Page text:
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Frozen Pulled Pork

post #1 of 21
Thread Starter 
Last fall, when it started getting cold out, I smoked up a couple butts to get me through the winter. I pulled them and placed it multiple plastic containers so the family could pull out a single meal, reheat it quickly in the microwave, and eat. I've noticed, for some reason, the re-heated meat tastes much smokier than freshly pulled pork. It's much more flavorful. In fact, it's incredibly delicious. Is it just me or has anyone else experienced this?
post #2 of 21
YES, but I just attributed it to the fact that on 'smoke day' you are around the meat all day, smelling the smoke, filling your house with the smell when you pull the pork, and then by the time you eat it on smoke day it is not as 'strong' as when you just take the meat out of the freezer and heat it up. You were used to it on smoke day and it seems FRESH on reheat day so it seems stronger.

In other words, your sensation on 're-heat' day is the same as a guest would be on smoke day who maybe just arrived at your house.

Is that making any sense??
post #3 of 21
I agree with Eagle and think that the house fills up with the smell of smoking. But then the more time the meat hangs out together it will take on more smokey flavor too.
post #4 of 21
Thread Starter 
I don't think it's because were used to the smoke. My family thinks its better after freezing too and they usually aren't around when I'm smoking it, only after its done.
post #5 of 21
I agree with the statement that when you are in the smoke all day it may not taste as good as later. That is true for me anyway. When I am around the smoke and my colths smell like smoke all day I get sick of the smell. But also I think as the meat sits and the flavors meld together it starts to get a better flavor as well.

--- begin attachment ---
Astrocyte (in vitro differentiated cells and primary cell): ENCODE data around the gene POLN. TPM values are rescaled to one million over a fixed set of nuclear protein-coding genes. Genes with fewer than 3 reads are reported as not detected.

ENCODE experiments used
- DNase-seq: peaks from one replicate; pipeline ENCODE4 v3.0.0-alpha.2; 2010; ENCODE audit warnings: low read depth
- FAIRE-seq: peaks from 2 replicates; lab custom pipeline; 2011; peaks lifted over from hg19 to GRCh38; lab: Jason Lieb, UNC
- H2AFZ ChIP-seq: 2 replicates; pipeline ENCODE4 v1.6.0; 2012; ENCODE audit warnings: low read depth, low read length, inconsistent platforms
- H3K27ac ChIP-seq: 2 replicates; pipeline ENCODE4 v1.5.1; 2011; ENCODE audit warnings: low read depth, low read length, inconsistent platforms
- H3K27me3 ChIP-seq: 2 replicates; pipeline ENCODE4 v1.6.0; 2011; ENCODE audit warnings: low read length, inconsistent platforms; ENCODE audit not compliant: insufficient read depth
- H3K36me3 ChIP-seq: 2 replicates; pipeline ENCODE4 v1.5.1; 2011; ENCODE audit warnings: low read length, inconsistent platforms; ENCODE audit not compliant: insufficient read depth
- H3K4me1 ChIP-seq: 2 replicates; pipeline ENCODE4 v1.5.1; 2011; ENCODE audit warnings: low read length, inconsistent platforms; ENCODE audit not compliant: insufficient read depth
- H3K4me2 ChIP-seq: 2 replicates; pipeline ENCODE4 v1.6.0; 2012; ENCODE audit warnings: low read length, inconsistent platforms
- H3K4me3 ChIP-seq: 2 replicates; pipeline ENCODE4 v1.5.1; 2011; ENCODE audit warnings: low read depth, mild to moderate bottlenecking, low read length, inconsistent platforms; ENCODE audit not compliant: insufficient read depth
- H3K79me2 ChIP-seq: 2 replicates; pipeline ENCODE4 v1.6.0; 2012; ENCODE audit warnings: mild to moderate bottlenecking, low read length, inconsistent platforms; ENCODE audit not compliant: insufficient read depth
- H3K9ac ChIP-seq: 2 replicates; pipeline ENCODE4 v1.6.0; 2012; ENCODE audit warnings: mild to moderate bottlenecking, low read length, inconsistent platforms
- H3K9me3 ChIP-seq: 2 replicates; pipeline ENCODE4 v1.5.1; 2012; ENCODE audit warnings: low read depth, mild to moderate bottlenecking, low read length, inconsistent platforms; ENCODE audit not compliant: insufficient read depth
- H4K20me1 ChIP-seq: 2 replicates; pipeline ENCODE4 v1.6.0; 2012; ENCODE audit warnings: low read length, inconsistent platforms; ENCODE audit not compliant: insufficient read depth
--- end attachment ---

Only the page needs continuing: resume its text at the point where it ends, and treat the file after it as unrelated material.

post #6 of 21
Hmmm... does anybody else think that there is only one way to tell?

Do some fresh, and pull some frozen stuff out of the freezer on the same day and see if you notice a difference. It they taste relatively the same, then I would guess its the "smoke smell" that is desensitizing our taste, but if the frozen one does, in fact, have more smokey flavor then it would have to do with the flavors concetrating more over its rest in the freezer I would think.

Time for a test?
I don't have any frozen PP to test this with.
post #7 of 21
I like this idea... just means MORE SMOKING!!!!! icon_mrgreen.gif

But I guess the one variable would be, "How old should the freezer meat be"? Months? only weeks?

AGREED, I don't doubt it's a little of both really!!
post #8 of 21
Hmmm... I have noticed that as well and always attributed it to the "haven't been in the smoke all day" theory; I wonder if there is any science that would support the idea that anything has changed? Where is Alton when you need him!!!

I like the taste test idea...
post #9 of 21
My parents used to blame us kids for "smelling bad" we never noticed until we would leave our rooms for a while and them come back to the stink.